STEPHEN EDELSTEINView Stephen Edelstein's Articles
Self-driving cars are becoming a more common sight on public roads in certain parts of the country but, as with conventional vehicles, sometimes the controlled environment of a test track is the best place to do development work.
The American Center for Mobility (ACM) is the latest in a series of dedicated autonomous-car test facilities. It's located in Ypsilanti, Michigan at Willow Run, the site of a massive factory built by Ford to manufacture bombers during World War II. It includes a 2.5-mile highway loop, a 700-foot curved tunnel, two double overpasses, and the same intersections and rotaries one would find on regular public roads.
ACM will be open for testing during all four seasons, regardless of the weather. Michigan's brutal winters should provide plenty of opportunities for companies to test their self-driving cars in less-than-ideal conditions. Autonomous vehicles have to be able to function everywhere their human-driven counterparts can, after all.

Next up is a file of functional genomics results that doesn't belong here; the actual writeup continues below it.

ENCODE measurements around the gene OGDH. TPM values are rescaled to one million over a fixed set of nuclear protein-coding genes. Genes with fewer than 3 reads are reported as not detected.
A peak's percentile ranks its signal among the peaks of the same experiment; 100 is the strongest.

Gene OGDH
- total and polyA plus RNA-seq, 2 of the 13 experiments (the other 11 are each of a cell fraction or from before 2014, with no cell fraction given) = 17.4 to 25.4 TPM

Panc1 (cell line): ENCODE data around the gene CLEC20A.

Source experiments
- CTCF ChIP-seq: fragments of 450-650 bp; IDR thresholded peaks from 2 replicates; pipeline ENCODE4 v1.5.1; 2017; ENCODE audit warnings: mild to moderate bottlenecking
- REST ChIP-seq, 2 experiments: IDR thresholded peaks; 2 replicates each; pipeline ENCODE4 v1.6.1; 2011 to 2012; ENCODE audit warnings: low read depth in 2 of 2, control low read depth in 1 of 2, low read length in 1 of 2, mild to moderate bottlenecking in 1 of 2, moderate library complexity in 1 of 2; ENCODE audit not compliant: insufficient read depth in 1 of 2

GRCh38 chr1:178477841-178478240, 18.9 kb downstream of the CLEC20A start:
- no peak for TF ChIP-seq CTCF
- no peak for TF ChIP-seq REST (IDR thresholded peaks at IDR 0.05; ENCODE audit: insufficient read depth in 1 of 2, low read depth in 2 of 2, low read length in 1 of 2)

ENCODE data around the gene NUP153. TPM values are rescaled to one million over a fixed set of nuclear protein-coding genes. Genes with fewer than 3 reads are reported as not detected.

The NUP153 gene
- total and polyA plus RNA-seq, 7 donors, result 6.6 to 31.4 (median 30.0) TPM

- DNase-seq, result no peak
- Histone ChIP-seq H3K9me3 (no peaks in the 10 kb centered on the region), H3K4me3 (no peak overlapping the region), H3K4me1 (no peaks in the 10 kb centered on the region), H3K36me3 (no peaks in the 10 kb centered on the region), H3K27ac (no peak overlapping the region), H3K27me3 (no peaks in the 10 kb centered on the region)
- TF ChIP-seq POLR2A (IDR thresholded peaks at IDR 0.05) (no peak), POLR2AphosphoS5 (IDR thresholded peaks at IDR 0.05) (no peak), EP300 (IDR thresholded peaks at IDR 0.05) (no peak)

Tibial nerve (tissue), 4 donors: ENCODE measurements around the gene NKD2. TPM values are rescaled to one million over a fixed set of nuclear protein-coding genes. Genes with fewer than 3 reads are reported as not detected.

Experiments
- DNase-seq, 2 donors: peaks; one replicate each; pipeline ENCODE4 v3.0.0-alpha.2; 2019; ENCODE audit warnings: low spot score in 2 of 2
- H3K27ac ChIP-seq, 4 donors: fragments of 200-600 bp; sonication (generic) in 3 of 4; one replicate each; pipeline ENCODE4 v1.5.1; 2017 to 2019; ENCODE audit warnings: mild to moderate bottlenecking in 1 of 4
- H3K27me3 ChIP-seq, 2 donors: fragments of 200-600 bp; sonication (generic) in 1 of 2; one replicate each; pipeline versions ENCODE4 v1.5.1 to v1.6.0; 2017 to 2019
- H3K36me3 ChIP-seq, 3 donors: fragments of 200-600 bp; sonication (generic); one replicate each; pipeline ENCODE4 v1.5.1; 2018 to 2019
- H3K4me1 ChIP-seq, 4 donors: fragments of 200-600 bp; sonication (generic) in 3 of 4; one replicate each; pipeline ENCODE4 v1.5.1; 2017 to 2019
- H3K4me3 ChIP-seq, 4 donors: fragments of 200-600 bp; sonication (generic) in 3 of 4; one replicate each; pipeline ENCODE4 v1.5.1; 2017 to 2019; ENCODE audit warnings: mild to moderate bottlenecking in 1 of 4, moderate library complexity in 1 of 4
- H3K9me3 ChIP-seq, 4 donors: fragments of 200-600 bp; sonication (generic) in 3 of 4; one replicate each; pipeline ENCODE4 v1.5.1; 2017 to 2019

The facility has received investments from Ford, Hyundai, Toyota, AT&T, and Visteon, which gives those companies first dibs on track time. Toyota and Visteon have already taken advantage of that privilege, sending teams of engineers to ACM earlier this week. Other companies will also be able to use the facility, but they'll have to get in line. ACM also received funding from the state of Michigan.
ACM isn't the first dedicated self-driving car testing facility. The University of Michigan constructed a simulated city in Ann Arbor called "Mcity" that is already hosting test programs. GoMentum Station, also designed to simulate an urban environment, is located at the former Concord Naval Weapons Station in Concord, California.